Benjamin Graham taught that Intelligent Investors must do a thorough fundamental analysis of investment opportunities to determine their intrinsic value and inherent risk. Â This isÂ best done by utilizing a systematic approach to analysis that will provide investors with a sense of how a specific company compares to another companyÂ or by reviewing theÂ 5 Highest Dividend Yields Among Undervalued Companies for the EnterprisingÂ Investor.Â By using theÂ ModernGraham methodÂ one can review a company’s historical accomplishments and determine an intrinsic value that can be compared across industries. Â What follows is a specific look at how Public Service Enterprise Group (PEG)Â fares in theÂ ModernGraham valuation model.
Company ProfileÂ (obtained fromÂ Google Finance):Â Public Service Enterprise Group Incorporated (PSEG) is an energy company. The Companyâ€™s operations are located primarily in the Northeastern and Mid- Atlantic United States. PSEG conducts its business through three direct wholly owned subsidiaries: PSEG Power LLC (Power), Public Service Electric and Gas Company (PSE&G) and PSEG Energy Holdings L.L.C. (Energy Holdings). Power integrates its generating asset operations with its wholesale energy sales, fuel supply and energy trading functions. PSE&G is a franchised public utility in New Jersey. It is also the provider of last resort for gas and electric commodity service for end users in its service territory. Energy Holdings invests and operates through its two primary subsidiaries. In December 2013, Canadian Solar Incâ€™s subsidiary, CSI Holdco LLC sold two utility-scale solar power plants totaling 4.4 mega watts DC to Public Service Enterprise Group Inc subsidiary, PSEG Solar Source.
Defensive Investor – must pass at least 6 of the following 7 tests: Score = 5/7
- Adequate Size of Enterprise – market capitalization of at least $2 billion – PASS
- Sufficiently Strong Financial Condition – current ratio greater than 2 -Â FAIL
- Earnings Stability – positive earnings per share for at least 10 straight years -Â PASS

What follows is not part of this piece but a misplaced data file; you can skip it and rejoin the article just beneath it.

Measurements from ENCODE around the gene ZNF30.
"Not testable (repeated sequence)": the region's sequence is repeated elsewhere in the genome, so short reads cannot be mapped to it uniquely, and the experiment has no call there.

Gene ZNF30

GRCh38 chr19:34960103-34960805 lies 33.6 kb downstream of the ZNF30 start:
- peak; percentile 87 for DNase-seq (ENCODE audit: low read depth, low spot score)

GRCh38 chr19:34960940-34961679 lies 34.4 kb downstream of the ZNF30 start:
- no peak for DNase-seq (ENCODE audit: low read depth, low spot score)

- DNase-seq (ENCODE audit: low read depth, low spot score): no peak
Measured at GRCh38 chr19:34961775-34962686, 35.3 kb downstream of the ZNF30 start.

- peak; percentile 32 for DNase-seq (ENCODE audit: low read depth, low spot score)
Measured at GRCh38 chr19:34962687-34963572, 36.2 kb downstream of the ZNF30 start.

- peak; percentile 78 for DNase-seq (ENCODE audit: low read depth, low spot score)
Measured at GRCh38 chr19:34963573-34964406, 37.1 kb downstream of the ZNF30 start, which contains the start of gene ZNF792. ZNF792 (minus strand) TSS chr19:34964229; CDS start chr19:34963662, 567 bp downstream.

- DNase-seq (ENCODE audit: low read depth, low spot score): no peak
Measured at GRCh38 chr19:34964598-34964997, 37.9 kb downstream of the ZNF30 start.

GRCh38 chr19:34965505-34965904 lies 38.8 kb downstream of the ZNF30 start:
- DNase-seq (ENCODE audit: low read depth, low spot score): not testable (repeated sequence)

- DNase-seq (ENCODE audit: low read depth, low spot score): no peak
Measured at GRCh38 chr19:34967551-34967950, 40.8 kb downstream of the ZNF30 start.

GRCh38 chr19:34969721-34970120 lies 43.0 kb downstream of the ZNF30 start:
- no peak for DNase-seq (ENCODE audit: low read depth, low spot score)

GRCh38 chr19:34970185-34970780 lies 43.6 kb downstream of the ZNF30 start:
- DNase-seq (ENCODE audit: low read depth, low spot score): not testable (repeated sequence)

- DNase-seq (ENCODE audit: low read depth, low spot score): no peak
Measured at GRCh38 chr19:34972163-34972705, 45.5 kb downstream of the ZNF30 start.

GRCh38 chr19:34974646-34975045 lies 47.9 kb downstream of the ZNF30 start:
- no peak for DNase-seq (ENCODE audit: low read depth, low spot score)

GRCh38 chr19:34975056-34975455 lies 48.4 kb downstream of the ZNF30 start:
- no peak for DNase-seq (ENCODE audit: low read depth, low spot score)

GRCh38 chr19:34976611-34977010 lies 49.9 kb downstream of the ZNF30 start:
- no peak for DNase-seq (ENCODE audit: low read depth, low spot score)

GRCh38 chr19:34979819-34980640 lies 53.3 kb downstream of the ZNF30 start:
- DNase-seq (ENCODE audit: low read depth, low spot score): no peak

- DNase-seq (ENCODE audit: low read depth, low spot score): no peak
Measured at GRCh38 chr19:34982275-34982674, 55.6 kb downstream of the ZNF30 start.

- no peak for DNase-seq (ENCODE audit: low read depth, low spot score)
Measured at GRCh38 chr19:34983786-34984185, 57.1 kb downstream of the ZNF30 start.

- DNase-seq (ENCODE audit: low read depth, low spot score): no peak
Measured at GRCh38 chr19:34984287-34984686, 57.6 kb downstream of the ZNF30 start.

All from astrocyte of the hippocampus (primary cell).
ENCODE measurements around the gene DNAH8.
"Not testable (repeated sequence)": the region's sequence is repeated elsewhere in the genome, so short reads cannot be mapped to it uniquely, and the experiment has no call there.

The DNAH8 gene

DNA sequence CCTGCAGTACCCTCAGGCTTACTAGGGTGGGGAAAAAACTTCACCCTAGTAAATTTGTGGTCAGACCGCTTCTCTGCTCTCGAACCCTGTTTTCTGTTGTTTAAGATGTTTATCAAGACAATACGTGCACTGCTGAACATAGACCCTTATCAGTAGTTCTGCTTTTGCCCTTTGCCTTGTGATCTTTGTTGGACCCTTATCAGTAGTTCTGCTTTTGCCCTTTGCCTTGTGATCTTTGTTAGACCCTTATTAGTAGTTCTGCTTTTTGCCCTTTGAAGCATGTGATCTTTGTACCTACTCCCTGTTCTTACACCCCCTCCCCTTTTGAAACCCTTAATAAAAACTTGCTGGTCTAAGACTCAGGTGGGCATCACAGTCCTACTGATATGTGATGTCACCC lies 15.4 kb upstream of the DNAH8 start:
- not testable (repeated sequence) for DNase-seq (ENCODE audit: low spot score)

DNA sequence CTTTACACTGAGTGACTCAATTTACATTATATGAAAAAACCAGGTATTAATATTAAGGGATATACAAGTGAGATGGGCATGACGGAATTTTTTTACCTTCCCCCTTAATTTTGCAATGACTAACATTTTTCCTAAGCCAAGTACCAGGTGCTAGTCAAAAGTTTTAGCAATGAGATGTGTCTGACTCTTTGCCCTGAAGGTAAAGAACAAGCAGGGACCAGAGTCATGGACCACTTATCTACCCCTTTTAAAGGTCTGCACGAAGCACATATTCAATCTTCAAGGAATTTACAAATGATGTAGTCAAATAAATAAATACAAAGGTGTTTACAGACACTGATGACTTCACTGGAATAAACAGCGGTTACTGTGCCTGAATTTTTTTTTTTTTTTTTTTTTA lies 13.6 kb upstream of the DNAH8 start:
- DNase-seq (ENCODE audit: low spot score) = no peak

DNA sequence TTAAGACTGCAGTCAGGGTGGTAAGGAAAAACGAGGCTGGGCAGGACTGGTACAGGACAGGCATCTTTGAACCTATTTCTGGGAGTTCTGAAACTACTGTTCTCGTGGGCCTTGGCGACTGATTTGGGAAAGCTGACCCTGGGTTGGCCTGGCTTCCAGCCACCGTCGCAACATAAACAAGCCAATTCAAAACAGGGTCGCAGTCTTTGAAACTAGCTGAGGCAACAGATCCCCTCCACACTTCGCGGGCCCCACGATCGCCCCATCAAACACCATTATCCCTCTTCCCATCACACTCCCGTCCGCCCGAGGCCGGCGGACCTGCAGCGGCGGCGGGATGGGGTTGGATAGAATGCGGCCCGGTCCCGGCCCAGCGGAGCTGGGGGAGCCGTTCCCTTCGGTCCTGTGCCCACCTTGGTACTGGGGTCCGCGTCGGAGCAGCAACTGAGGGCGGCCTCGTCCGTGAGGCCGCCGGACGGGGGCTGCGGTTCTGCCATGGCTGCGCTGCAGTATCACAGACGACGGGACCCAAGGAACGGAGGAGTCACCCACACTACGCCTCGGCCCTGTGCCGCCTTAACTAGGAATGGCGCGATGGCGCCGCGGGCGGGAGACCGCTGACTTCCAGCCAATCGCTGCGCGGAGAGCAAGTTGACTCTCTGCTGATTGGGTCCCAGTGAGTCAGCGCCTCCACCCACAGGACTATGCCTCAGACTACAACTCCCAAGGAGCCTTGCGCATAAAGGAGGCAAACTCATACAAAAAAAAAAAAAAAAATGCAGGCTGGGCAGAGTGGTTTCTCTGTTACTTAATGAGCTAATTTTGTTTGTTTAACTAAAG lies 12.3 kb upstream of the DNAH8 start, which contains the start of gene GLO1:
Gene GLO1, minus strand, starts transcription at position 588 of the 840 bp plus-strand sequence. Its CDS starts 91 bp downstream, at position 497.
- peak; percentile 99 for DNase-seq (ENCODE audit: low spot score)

- Dividend Record – has paid a dividend for at least 10 straight years -Â PASS
- Earnings Growth – earnings per share has increased by at least 1/3 over the last 10 years using 3 year averages at beginning and end of period – FAIL
- Moderate PEmg ratio – PEmg is less than 20 – PASS
- Moderate Price to Assets – PB ratio is less than 2.5 or PB x PEmg is less than 50 – PASS
Enterprising Investor – must pass at least 4 of the following 5 tests or be suitable for a defensive investor: Score = 2/5
- Sufficiently Strong Financial Condition, Part 1 – current ratio greater than 1.5 -Â FAIL
- Sufficiently Strong Financial Condition, Part 2 – Debt to Net Current Assets ratio less than 1.1 – FAIL
- Earnings Stability – positive earnings per share for at least 5 years – PASS
- Dividend Record – currently pays a dividend -Â PASS
- Earnings growth – EPSmg greater than 5 years ago – FAIL
|Value Based on 3% Growth||$37.74|
|Value Based on 0% Growth||$22.12|
|Market Implied Growth Rate||3.33%|
|Net Current Asset Value (NCAV)||-$34.94|
Balance Sheet – 3/31/2014
Earnings Per Share
Earnings Per Share – ModernGraham
Public Service Enterprise GroupÂ does not satisfy either the Defensive Investor or the Enterprising Investor’s requirements. Â The Defensive Investor has concerns with the low current ratio, and the insufficient earnings growth over the last ten years. Â The Enterprising Investor is concerned with the level of debt relative to the current assets, and the lack of earnings growth over the last five years. Â As a result, value investorsÂ following the ModernGraham approach based on Benjamin Graham’s methods should explore other opportunities. Â From a valuation perspective, the company appears to be significantly overvalued after seeing its EPSmg (normalized earnings) dropÂ from $2.69 in 2010 to only an estimated $2.60 for 2014. Â This demonstrated drop in earningsÂ does not support the market’s implied estimate of 3.33% earnings growth and leads theÂ ModernGraham valuation model, based on Benjamin Graham’s formula, to return an estimate of intrinsic value well below the price.
The next part of the analysis is up to individual investors, and requires discussion of the company’s prospects. Â What do you think? Â What value would you put on Public Service Enterprise Group (PEG)? Â Where do you see the company going in the future? Â Is there a company you like better? Â Leave aÂ comment on ourÂ Facebook pageÂ or mentionÂ @ModernGrahamÂ on Twitter to discuss.
Disclaimer: Â The author did not hold a position in Public Service Enterprise Group (PEG)Â orÂ in any other company mentioned in this article at the time of publication and had no intention of changing that position within the next 72 hours. Â Logo taken from wikipedia for the sole purpose of identifying the company; this article is not affiliated with the company in any manner.